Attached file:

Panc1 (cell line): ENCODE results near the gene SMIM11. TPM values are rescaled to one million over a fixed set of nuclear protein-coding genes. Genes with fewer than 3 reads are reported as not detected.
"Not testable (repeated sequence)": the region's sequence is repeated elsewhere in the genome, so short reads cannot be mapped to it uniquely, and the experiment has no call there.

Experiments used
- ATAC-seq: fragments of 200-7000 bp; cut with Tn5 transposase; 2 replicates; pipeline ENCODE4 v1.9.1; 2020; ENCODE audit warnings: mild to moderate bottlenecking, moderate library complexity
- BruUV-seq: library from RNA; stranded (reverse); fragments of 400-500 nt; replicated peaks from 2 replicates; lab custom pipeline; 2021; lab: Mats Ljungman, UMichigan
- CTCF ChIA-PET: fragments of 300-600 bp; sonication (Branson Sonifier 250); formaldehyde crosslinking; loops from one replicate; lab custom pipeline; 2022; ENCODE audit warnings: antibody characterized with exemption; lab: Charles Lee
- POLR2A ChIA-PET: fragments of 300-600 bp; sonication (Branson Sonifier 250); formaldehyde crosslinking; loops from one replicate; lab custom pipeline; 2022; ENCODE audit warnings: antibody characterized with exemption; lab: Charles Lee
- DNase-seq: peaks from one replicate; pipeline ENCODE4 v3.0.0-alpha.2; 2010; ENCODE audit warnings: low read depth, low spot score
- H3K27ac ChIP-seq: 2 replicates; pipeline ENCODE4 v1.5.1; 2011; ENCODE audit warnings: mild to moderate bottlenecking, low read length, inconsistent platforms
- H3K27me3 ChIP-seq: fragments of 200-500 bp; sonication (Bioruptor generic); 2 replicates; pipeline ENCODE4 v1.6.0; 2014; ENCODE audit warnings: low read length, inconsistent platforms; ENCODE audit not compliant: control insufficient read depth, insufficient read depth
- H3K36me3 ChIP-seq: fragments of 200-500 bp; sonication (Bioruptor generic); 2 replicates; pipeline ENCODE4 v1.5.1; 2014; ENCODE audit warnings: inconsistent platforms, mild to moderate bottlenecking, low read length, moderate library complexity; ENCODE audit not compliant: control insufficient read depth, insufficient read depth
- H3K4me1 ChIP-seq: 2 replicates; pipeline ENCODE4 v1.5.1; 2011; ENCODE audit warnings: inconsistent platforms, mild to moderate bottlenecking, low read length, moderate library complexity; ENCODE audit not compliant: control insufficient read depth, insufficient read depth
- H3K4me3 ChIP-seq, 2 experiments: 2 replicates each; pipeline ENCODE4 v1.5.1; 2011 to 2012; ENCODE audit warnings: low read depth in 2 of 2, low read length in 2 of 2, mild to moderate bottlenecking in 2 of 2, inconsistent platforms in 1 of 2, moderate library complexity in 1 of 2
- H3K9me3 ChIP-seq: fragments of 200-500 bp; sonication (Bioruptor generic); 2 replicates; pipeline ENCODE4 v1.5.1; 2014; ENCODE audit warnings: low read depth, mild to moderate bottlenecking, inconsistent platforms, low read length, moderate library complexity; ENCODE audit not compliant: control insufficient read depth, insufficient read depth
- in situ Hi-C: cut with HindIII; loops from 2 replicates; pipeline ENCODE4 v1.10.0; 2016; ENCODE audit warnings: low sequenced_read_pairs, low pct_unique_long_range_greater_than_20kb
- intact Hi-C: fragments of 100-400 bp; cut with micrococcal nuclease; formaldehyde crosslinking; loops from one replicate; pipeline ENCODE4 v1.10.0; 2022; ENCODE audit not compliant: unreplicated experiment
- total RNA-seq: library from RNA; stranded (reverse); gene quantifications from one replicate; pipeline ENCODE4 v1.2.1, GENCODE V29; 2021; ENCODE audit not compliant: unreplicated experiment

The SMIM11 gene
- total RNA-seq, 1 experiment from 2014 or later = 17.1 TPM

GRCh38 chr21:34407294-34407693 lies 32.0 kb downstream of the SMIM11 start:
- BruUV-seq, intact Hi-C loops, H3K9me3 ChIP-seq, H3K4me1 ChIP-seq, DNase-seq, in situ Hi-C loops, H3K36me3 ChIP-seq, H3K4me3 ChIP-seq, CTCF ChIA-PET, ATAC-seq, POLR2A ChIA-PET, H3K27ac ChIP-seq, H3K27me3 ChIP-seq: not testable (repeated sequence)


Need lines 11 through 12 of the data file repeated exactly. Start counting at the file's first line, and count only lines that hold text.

- H3K36me3 ChIP-seq: fragments of 200-500 bp; sonication (Bioruptor generic); 2 replicates; pipeline ENCODE4 v1.5.1; 2014; ENCODE audit warnings: inconsistent platforms, mild to moderate bottlenecking, low read length, moderate library complexity; ENCODE audit not compliant: control insufficient read depth, insufficient read depth
- H3K4me1 ChIP-seq: 2 replicates; pipeline ENCODE4 v1.5.1; 2011; ENCODE audit warnings: inconsistent platforms, mild to moderate bottlenecking, low read length, moderate library complexity; ENCODE audit not compliant: control insufficient read depth, insufficient read depth